Chrysler Corp. board Chairman John Riccardo announced yesterday he will seek early retirement, "effective immediately," from the ailing automobile manufacturer.
Riccardo's departure was seen as evidence of Carter administration pressure for changes in Chrysler's top management, prior to any endorsement of loan guarantees the company is seeking.
Riccardo, who was due to step down in December as chief executive in any event, will make his retirement request at a Chrysler board meeting Thursday.
As chairman and chief executive, Riccardo is expected to be succeeded by Lee Iacocca, the ousted former president of Ford Motor Co. who was hired as Chryser president last November by Riccardo. At the time, Riccardo told reporters that Iacocca probably would be named chief executive in about one year.
Riccardo's announcement yesterday came 48 hours after the company was rebuffed by Treasury Secretary G. William Miller in its request for $1.2 billion in federal loan guarantees. Miller termed the request "way out of line."
Last month, President Carter told a town meeting in Burlington, Iowa, that any government aid package would require Chrysler to "reconstitute their management." Miller made a similar point on Saturday, stating that while any management shift must be made by Chrysler's board, "I'm sure" that before a final plan goes to Congress, a decision on future management resources would be made.
Riccardo said yesterday he will seek early retirement for two reasons -- health and the company's need to have a new management team in place.
He said that he had been hospitalized earlier this year because of a heart problem," and advised by physicians to retire immediately. "However, I felt at the time that in view of Chrysler's serious situation I should stay on until the end of the year in order to provide the funds necessary to return Chrysler to profitability," he stated.
Moreover, "there is no question that even though I have actively addressed the major problems facing Chrysler, in the minds of many I am closely associated with the past management of a troubled company," Riccardo added. "It would be most unfair to the new management and the employes of Chrysler if my continued presence as board chairman should in any way hinder the final passage of our request for federal loan guarantees."
Both Riccardo, 55, and Iacocca recently agreed to give up all but one dollar of their $360,000 annual salaries for two years. Iacocca will be 55 years old next month.
A Chrysler spokesman said yesterday he does not know if the directors will seek to keep Riccardo as a board member when they meet in Detroit on Thursday.
Officially, the company also declined to comment on a possible successor to Riccardo but the outgoing chairman said yesterday, "In my judgment, Lee Iacocca is one of the foremost automobile men in the industry . . . I am absolutely confident that under his leadership the company will return to the position of eminence that it deserves."
To a large extent, Chrysler's future depends upon some form of federal aid and negotiations were reported to be continuing yesterday on the final shape for a loan guarantee package to keep the automobile company in business.
A Chrysler spokesman said the plan submitted by the company on Saturday was "basically our plan," and that no changes are contemplated. Other sources said they expect a revised Chrysler proposal to be submitted after the board meeting -- either late this week or within the next two weeks at the outside.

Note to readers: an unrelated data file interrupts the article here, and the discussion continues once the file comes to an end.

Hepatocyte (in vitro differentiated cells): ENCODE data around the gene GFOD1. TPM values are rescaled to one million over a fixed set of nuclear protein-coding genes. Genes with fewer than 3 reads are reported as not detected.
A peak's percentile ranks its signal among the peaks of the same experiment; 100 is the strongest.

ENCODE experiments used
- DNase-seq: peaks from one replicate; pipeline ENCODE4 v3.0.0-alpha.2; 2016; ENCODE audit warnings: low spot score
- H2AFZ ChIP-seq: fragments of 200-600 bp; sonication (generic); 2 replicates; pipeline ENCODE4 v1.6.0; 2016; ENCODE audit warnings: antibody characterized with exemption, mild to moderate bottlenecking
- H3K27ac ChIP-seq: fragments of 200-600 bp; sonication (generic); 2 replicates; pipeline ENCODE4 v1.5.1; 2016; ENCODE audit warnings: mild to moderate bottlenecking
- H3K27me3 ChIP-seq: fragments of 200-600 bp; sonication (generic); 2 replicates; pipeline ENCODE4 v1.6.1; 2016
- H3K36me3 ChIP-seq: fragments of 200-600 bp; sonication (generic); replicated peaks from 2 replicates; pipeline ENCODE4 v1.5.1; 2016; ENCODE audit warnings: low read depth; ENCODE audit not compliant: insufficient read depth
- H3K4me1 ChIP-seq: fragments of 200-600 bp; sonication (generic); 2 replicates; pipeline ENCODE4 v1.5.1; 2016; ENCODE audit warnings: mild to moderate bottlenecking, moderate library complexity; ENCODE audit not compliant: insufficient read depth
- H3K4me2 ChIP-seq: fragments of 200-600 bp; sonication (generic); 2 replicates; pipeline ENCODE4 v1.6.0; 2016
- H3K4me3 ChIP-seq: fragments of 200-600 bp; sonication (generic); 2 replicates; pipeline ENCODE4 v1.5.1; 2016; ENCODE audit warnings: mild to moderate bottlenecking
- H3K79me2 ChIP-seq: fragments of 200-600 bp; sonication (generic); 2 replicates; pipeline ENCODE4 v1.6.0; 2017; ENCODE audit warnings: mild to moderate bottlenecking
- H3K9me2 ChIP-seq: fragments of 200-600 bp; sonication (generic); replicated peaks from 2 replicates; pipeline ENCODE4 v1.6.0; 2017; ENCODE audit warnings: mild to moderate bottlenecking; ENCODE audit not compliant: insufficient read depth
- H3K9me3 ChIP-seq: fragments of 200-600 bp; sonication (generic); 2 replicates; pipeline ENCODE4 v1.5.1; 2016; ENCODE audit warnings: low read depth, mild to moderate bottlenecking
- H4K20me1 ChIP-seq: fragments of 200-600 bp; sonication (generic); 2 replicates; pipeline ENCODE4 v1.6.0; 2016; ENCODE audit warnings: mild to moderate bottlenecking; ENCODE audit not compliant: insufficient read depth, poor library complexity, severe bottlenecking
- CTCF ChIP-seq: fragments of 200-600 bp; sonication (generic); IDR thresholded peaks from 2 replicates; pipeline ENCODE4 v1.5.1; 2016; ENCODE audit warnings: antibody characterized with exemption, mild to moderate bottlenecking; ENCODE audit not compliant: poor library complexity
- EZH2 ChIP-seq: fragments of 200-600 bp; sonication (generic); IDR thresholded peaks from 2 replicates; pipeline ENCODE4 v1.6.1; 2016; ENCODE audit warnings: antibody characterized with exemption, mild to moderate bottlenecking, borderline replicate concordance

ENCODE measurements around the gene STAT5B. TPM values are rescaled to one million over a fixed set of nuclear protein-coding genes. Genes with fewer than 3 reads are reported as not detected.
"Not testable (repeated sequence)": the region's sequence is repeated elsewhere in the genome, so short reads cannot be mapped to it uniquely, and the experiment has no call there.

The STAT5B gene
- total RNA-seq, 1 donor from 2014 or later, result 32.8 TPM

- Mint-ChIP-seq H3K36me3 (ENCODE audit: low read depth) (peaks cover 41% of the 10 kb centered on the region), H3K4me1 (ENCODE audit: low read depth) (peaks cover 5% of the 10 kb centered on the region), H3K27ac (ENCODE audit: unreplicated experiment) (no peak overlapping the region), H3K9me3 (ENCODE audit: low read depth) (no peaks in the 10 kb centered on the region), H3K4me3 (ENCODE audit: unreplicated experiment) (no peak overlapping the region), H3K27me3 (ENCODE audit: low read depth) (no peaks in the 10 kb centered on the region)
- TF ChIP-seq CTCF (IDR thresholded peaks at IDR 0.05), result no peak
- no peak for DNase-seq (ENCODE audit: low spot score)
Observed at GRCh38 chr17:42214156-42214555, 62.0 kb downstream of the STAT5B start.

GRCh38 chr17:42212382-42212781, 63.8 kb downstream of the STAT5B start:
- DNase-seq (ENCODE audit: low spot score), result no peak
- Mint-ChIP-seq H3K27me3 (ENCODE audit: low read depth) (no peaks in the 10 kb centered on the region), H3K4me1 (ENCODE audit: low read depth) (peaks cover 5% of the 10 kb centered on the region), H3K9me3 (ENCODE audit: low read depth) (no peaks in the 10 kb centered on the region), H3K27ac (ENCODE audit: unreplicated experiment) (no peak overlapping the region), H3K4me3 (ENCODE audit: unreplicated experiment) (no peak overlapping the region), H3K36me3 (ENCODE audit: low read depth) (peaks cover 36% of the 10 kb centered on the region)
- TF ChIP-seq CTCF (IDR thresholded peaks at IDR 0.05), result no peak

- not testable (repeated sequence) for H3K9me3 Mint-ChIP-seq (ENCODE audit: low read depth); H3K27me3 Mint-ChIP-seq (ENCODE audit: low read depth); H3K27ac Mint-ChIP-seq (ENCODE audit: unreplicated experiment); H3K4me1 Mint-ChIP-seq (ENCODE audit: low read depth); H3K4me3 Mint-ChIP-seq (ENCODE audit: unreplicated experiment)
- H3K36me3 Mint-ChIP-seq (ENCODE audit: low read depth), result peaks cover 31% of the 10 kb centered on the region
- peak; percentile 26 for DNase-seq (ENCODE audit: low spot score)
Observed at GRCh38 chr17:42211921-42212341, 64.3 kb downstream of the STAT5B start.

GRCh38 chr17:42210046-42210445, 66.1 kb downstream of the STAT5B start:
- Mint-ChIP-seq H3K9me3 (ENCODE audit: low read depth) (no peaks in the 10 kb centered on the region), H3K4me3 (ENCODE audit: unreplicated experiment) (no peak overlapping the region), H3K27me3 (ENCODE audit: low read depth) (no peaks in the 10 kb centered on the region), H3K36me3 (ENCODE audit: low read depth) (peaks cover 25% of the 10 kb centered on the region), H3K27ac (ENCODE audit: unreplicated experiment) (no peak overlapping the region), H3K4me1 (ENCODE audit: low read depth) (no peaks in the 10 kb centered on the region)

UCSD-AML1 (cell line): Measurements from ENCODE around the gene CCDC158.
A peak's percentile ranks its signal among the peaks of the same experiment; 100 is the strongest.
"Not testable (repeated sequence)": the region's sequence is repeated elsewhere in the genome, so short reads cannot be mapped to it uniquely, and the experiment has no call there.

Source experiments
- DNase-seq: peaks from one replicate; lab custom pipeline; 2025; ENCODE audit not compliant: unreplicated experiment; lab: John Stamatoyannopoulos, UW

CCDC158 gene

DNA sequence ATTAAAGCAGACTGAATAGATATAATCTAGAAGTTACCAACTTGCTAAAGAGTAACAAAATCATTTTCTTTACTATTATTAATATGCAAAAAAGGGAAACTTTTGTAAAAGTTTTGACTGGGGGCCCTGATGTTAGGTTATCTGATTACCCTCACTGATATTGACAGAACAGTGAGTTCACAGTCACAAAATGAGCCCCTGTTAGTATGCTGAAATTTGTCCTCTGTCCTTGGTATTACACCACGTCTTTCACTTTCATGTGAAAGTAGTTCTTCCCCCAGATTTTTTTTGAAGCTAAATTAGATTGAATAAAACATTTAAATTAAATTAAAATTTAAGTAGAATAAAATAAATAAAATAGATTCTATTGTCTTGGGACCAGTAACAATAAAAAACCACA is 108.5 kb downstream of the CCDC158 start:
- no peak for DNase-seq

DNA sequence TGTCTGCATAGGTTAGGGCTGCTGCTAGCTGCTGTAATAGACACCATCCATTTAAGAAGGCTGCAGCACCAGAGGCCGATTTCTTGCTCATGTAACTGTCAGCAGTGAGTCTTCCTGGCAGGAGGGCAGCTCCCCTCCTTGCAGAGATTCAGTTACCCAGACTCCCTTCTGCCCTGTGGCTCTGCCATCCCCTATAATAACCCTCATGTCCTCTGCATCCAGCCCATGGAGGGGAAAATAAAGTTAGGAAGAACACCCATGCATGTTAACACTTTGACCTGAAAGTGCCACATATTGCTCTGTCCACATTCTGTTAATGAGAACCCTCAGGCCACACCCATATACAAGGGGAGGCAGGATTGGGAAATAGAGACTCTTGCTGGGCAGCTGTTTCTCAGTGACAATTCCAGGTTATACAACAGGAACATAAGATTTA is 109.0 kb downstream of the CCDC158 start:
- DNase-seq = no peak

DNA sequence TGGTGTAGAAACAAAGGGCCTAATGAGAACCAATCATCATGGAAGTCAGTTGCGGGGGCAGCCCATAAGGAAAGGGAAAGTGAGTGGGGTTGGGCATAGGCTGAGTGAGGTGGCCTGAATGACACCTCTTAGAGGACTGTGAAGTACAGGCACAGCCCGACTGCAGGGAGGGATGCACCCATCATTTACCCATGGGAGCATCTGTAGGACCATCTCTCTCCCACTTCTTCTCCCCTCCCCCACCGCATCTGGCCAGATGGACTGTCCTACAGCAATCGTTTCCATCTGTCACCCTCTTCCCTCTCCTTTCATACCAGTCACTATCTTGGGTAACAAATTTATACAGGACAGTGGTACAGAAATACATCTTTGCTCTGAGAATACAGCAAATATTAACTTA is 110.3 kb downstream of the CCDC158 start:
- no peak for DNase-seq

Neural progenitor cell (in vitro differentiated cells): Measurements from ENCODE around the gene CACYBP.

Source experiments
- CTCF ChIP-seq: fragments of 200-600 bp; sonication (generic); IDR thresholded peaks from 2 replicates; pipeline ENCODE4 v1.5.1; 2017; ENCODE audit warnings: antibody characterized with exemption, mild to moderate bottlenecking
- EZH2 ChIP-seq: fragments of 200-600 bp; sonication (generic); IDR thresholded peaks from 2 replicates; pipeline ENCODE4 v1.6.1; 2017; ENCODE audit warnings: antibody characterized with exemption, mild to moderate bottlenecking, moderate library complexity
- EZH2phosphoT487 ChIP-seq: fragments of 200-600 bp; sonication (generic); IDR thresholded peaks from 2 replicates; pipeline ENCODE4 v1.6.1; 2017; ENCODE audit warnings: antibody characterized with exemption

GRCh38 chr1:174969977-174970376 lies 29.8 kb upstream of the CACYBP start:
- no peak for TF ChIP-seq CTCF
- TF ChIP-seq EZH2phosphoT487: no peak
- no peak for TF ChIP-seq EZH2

One person familiar with the Chrysler-Treasury talks described the current situation as "kind of an economic-political process . . . they're testing each other with Miller holding their feet to the fire and Chrysler trying to get the most it can."
Officially, the Treasury declined to comment on Riccardo's announcement but a spokesman for the department said that the big accounting firm of Price Waterhouse & Co. has been approached and asked to study the financial plan submitted by Chrysler on Saturday. Several Wall Street investment banking firms also have been asked for free advice to the government about financial prospects for the nation's third-largest auto firm and tenth-largest industrial corporation.
One firm that turned down the Treasury yesterday was Lazard Freres & Co., which worked as a financial adviser to Chrysler from last fall until May. Felix Rohatyn, a Lazard partner, said last night he had told Deputy Treasury Secretary Carswell yesterday that because of a "potential appearance of conflict of interest," the New York firm could not take part in any assessment.
On Capitol Hill, meanwhile, members of the key banking committees that would have jurisdiction over loan guarantee legislation said they were remaining on the sidelines while Treasury and Chrysler seek a compromise. Senate Banking Committee Chairman William Proxmire (D-Wisc.) has flatly opposed loan guarantees for the auto company but has forecast that such a program ultimately will be approved.
Additional bank loans and concessions from the United Auto Workers union were described by congressional staff members and Wall Street analysts as possible new ingredients in a revised Chrysler plan.
Iacocca, Riccardo's likely successor, is considered more outspoken and a tough combatant. At a news conference last week in Detroit, for example, Iacocca expressed bitterness about Wall Street analysts, news media coverage of Chrysler's problems as well as government reaction.
Talking about the amount of loan guarantees to be sought by Chrysler, Iacocca noted that some government officials had questioned $1 billion. "What would you say to half a billion?" he asked. And he answered that question thus: "I say we should have asked for $2 billion."